Peterloo Poets

Poetry Publishers 1972 - 2009

We are sorry to announce the death of John Whitworth 11.12.1945 to 20.04.19
Many of you will know John was a well loved and respected member of the Peterloo Poets “family” in its day and was a staunch Peterloo Poets supporter over the years.

The funeral will take place at Barham Crematorium Chapel at 12:40pm on Wednesday 22nd May
Barham Crematorium (CT4 6QU) is 9.6 miles (a 20 minute drive) from Canterbury, using the A2 to Dover.
No flowers, please, but any donations would be appreciated, in John’s name, to: Pilgrim’s Hospice, 56 London Road, Canterbury, Kent, CT2 8JA or online at www.pilgrimshospices.org

 Following his editorship of the poetry magazine Phoenix (1958 - 1975), Harry Chambers founded Peterloo Poets in Manchester in 1972.
Peterloo’s first two full collections published in 1976 were Elma Mitchell’s The Poor Man in the Flesh and Edmond Leo Wright’s The Horwich Hennets. Peterloo Poets went on to publish 240 volumes of poetry.

To view the full Peterloo Poets Catalogue
Click here









Original Cover Price:



Poems by Diana Hendry


Diana Hendry grew up by the sea and has worked as a journalist, English teacher and tutor in Creative Writing at the University of Bristol. Her poetry has won a number of awards including first prize in the 1996 Housman Society Competition. From 1997-1998 she was Writer in Residence at Dumfries & Galloway Royal Infirmary. She has published more than thirty books for children, including a junior novel, Harvey Angell which won a Whitbread Award in 1991. She also writes adult short stories, a number of which have been published in anthologies and read on Radio 4. She lives in Edinburgh.

Borderers, Diana Hendry's second collection, features a number of poems based on her experience of working with cancer patients at Dumfries & Galloway Royal Infirmary. It is not only the borders between life and death that are explored in this volume. There are poems here about cultural and geographic borders, the border between youth and age, love and lust, the strange and the familiar and that final uncrossable border represented by the 'Mysteries' of the last group of poems.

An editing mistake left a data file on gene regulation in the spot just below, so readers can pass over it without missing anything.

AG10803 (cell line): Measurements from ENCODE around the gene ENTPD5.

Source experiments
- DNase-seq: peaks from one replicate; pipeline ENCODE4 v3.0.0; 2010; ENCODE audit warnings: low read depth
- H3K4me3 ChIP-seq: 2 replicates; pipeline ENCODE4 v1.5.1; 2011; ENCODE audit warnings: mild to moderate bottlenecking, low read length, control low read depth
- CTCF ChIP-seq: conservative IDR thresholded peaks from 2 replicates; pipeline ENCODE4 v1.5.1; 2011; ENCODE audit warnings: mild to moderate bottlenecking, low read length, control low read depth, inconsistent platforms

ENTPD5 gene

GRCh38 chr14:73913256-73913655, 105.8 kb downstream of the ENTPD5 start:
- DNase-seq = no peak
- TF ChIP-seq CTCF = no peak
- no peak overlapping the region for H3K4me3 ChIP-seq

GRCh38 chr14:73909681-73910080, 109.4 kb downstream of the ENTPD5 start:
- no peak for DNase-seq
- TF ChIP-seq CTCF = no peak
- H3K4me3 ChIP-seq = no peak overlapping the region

About Diana Hendry's first collection, Making Blue:

“There is energy, variety wit and invention. The sort of book that, when one gets to the last poem, causes you to go back again immediately to the beginning . . .  I liked the differing range, the effect of small against large, the small with a Basho-like compactness and elegance, the large, or larger, so thoroughly in command . . .”
Charles Tomlinson.

. . . the fresh eye that shines in her children's novels . . . is even more alert in these heart-searchings for grown-ups.”
William Scammell, The Independent on Sunday.

Her poems focus unsentimentally on the fragile nature of love and our human inadequacy in expressing and coping with its demands… That gap between what is felt and what is said - the limitations of language - is very much a subtext of Making Blue.”
Anna Crowe, Lines Review.


The Borderers

They take their time. Linger, on the border,
like women who go weeks beyond full term
or those who climb to the top of the cliff
then hesitate. What keeps them?
What holds them back? A tough
and worldly umbilical cord perhaps or
maybe the delay's at the other end
and they're caught in an out-patients queue
their names not called.

Relations wait, wipe spittle,
read the paper, pat a pillow,
hold an aloof hand, take tea

and grief, while they, the borderers,
cling on. Is what looks like dreaming
a final drama? Are they back
in childhood's summer? Do they struggle
with demons? Are they being shriven
by an advance party of angels?

It's like that moment when,
seeing off friends at the airport,
you're allowed no further. We wait

for the end, for the gentle finishing touch.
I'd like to think it's a rush of love to the brain,
then out. But when it's over, dream done,
breath drawn, it's us who're left in the dark.


Price 7.95 per copy post free (5.30 post free to Associate Members)
Cover illustration: R.V. Bailey
Publication: SPRING 2001 (86 pages laminated paperback)